Monday, January 24, 2011

Introducing History and Passage of Time in a Montessori Preschool: The Birthday Walk and the Clock

NAMC montessori preschool introducing history passage of time birthday walk clock with globe
Everything must be taught, and everything must be connected with life…
—Maria Montessori
The Discovery of the Child.

The Clock – Relating The Passage of Time to the Daily Routine

Learning about the clock and recognizing times of the day is a beneficial way to explore the passing of time in the Montessori preschool environment. My Montessori students can see on our classroom clock that circle time begins every day at 9:00 a.m. and that the music comes on around 11:30 a.m. to signal clean-up time. Usually around 11:15 a.m. each morning, students begin to ask me if they can turn on the music so that we can clean up for circle time. It is amazing how quickly they begin to understand the routine and the schedule of the day; it provides them with a sense of security that they can predict what is going to happen throughout the day. At 11:45 a.m. we eat our lunch, and at 12:00 p.m. we get ready to go outside. Many of the older Montessori preschool students pay close attention to the clock and if I happen to lose track of time, they are very quick to let me know!

Introducing History and Passage of Time in a Montessori Preschool: The Birthday Walk and the Clock

Birthday Ritual – Relating the Earth’s Rotation To The Passage of Time

In the Montessori classroom children have the opportunity to celebrate their birthdays by doing the “Birthday Walk”. It is a meaningful way to further their understanding of the passage of time and a great way to introduce the concepts of months, days of the month, the earth, the sun, and how the earth revolves around the sun. The aim of this birthday ritual is to help students recognize how they have grown and changed since they were born, to help them understand why they have turned a year older, and to foster a sense of community and celebration in the Montessori classroom environment. This birthday ritual is typically introduced during circle time and an item such as a candle or yellow ball is placed in the center of the circle to represent the sun in our universe.

The birthday child is invited to carefully hold the globe while the Montessori teacher explains to the children that the earth orbits around the sun and one rotation around the sun takes one year of time. Essentially, the child’s walk represents the earth revolving around the sun and another year that has passed. At the beginning of this activity, the students are told that the birthday child is waiting to be born and on his birthday, he begins to walk slowly around the “sun” carrying the globe.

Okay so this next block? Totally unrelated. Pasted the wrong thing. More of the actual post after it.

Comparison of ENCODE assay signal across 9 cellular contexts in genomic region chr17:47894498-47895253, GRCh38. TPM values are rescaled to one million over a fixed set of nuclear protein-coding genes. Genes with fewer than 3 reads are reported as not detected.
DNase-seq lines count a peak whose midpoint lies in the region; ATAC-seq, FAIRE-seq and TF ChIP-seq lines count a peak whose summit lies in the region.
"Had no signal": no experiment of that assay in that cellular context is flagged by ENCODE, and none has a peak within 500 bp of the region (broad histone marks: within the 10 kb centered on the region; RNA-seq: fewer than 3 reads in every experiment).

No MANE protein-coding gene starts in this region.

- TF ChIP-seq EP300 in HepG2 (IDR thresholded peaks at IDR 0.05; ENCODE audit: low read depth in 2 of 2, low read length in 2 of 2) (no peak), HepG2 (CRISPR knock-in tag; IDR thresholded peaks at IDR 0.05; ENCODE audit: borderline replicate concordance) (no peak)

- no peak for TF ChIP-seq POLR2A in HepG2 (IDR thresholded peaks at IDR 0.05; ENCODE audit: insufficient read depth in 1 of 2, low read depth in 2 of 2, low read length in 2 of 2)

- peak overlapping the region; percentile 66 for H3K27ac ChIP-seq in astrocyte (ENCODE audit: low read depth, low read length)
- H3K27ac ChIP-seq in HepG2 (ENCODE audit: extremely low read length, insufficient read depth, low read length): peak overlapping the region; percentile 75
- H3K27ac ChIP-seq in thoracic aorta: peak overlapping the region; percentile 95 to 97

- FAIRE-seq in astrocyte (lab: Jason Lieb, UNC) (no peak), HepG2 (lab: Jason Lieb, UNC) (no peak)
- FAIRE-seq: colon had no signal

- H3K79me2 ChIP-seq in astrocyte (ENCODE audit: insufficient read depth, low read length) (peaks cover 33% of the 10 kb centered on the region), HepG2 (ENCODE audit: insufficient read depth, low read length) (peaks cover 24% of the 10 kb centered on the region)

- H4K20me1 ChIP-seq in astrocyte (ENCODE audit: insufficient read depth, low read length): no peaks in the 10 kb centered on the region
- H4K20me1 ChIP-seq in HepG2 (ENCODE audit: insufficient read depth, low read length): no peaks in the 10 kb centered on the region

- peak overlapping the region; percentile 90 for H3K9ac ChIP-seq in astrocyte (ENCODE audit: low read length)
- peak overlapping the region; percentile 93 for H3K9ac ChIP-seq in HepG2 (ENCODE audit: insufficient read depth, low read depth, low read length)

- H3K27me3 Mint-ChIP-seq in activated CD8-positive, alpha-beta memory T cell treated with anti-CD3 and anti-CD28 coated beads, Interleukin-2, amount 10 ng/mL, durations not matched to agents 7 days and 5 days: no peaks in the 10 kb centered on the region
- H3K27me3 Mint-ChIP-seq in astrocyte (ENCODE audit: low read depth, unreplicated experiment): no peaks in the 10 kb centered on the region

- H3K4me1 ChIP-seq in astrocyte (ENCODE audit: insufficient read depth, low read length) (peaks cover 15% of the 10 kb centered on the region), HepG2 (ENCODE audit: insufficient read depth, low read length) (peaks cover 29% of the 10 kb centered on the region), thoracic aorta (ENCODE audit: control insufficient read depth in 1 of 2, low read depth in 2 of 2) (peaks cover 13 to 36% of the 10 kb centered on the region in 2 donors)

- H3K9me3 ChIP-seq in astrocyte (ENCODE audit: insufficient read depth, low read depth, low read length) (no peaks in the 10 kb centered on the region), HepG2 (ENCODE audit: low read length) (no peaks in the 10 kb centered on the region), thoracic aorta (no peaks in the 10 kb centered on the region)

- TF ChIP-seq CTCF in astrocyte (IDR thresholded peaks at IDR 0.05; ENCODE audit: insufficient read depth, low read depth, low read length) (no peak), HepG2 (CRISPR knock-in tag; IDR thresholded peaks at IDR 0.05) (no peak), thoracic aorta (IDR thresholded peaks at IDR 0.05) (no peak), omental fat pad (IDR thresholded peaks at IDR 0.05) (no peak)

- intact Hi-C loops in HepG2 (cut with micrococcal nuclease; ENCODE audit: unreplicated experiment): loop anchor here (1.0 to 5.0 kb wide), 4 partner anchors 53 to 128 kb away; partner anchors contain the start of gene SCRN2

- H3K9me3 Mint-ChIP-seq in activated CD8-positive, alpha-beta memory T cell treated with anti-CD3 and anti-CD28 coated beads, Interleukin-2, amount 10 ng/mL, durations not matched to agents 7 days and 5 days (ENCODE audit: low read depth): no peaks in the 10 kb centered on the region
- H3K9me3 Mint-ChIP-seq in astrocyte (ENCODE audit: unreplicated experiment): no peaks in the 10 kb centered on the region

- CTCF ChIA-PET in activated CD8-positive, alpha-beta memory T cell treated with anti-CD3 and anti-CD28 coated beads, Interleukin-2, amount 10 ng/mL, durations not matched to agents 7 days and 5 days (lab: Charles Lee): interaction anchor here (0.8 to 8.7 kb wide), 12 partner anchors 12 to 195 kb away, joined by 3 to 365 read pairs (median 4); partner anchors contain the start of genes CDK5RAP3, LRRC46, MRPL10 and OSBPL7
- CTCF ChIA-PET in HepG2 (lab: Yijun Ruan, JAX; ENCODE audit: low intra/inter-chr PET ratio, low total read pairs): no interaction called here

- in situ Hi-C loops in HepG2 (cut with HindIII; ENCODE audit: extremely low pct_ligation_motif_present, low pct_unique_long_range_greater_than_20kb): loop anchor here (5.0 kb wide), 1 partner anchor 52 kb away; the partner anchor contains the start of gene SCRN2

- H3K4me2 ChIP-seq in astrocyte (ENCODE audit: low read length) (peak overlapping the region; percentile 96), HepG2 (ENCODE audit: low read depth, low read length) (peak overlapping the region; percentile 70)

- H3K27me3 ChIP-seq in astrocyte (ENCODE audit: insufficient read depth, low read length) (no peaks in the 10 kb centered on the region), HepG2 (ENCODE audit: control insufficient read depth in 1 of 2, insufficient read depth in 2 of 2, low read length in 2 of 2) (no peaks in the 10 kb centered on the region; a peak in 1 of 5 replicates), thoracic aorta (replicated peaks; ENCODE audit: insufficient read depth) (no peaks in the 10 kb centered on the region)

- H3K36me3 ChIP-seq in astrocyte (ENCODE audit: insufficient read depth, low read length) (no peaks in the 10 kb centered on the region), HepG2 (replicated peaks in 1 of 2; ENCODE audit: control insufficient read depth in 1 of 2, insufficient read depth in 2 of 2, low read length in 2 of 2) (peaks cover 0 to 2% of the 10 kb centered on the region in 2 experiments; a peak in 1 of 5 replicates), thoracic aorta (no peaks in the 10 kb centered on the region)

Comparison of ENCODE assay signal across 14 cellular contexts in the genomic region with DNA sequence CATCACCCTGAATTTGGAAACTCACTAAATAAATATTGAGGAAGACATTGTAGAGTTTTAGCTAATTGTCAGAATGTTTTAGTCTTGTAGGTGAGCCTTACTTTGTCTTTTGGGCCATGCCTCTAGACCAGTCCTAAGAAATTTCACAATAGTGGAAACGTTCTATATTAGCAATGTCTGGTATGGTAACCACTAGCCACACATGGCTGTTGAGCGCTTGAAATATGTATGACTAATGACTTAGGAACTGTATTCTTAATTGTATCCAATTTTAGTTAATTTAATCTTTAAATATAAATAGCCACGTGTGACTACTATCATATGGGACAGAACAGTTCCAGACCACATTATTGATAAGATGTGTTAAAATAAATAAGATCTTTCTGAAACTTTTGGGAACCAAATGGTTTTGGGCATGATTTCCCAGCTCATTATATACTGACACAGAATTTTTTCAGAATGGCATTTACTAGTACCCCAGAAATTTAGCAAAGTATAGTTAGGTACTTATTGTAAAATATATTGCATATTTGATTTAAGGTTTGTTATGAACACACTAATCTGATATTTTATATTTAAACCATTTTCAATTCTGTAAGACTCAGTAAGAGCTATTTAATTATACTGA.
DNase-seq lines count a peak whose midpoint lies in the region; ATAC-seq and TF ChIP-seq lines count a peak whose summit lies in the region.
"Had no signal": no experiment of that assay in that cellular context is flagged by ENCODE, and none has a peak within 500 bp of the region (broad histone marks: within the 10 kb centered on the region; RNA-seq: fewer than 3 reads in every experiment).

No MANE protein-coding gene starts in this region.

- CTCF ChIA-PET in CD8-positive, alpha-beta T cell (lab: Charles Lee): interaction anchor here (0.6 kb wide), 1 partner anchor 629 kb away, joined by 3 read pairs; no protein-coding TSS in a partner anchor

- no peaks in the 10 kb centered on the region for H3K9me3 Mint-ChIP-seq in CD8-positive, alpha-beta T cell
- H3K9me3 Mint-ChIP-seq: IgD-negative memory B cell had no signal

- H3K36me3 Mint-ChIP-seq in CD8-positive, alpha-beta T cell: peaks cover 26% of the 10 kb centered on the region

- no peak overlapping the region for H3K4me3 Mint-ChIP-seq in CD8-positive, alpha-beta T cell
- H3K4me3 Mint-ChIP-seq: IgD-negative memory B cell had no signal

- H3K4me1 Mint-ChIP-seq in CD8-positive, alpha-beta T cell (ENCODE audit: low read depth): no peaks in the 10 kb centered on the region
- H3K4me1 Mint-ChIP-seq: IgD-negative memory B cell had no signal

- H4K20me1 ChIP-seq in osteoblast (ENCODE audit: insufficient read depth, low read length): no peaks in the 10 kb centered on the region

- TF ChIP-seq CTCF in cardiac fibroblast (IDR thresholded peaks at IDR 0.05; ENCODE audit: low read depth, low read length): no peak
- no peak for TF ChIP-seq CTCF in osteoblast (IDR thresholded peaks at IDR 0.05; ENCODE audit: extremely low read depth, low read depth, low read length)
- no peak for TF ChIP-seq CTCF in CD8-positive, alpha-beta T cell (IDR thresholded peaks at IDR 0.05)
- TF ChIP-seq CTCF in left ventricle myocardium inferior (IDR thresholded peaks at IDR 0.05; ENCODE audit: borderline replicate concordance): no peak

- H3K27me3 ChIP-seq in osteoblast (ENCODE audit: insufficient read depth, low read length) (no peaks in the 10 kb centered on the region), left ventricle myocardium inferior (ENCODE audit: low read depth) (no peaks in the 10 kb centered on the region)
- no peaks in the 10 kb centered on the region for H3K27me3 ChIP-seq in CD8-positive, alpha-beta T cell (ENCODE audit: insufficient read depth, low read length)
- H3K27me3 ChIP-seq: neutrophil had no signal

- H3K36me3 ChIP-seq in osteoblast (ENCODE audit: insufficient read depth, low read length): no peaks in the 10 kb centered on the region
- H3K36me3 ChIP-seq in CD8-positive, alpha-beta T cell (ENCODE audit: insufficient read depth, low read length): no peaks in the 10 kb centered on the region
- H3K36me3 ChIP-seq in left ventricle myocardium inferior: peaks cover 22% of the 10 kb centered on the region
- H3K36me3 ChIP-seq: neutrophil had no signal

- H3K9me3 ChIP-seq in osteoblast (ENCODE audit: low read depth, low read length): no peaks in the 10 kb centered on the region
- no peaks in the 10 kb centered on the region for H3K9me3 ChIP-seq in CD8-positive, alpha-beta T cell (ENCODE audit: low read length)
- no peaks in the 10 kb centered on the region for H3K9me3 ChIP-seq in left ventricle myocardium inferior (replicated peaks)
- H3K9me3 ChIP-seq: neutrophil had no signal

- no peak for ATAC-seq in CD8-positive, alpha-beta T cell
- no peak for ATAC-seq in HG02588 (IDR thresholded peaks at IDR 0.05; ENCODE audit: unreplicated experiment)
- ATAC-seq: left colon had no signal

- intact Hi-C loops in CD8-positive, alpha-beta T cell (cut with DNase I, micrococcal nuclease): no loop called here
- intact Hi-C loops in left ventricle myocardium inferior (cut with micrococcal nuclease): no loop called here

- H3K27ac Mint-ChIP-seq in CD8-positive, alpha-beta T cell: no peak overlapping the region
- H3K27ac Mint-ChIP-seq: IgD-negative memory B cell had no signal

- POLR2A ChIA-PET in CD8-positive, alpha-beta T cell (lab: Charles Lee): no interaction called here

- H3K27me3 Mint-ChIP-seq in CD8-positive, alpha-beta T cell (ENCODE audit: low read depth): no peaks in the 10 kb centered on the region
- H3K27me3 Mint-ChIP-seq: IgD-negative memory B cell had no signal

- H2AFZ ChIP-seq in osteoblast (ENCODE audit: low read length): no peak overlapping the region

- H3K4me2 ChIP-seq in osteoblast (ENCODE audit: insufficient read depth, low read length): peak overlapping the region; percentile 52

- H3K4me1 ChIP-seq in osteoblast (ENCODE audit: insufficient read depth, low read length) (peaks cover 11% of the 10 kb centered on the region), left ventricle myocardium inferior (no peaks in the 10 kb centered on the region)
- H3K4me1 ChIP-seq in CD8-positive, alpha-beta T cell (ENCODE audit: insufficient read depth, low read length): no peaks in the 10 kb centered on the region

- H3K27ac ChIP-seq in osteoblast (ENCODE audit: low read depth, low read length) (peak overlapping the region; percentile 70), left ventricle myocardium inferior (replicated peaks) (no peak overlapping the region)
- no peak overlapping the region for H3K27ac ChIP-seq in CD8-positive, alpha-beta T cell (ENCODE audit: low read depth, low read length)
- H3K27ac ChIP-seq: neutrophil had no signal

The child walks around the sun one time while the students sing the birthday song, The Earth Goes Round The Sun to the tune of Farmer in the Dell

The Earth goes round the sun,
The Earth goes round the sun,
It takes a whole year for the Earth to go round the sun.

After the child has walked one time around the sun, the Montessori teacher explains that now the child is one year old, everyone claps one time and the shares a picture of that child at one year old. The birthday child talks about his/her picture and discusses what he/she may have done when they were one year old, i.e., say “ma-ma”, learn to walk, drink from a bottle, etc... Each time the child walks around “the sun” you sing the song, then discuss the age of the child and show a corresponding photo. When you get to the child’s current age, everyone sings happy birthday and the child gets to blow out the candle (if a candle is used) and make a birthday wish. It is a lovely ritual and it makes the birthday child feel valued and special!

This year long series looks at the experiences of teachers, parents, students, and Montessori education itself, as we follow a student through his first year at a Montessori Preschool. Montessori Insights and Reflections of a Preschool Child’s First Year is a collection of useful stories, tips, and information that have arisen from one real student's Montessori journey.

Bree — NAMC Tutor & Graduate

As much as possible, NAMC’s web blog reflects the Montessori curriculum as provided in its teacher training programs. We realize and respect that Montessori schools are unique and may vary their schedules and offerings in accordance with the needs of their individual communities. We hope that our readers will find our articles useful and inspiring as a contribution to the global Montessori community.
© North American Montessori Center - originally posted in its entirety at Montessori Teacher Training on Monday, January 24, 2011.


  1. Do you also celebrate the birthday of the teacher? Say a 50th birthday? How would that work re walking around the sun during circle time...?

    1. Introduce counting in 10's!!


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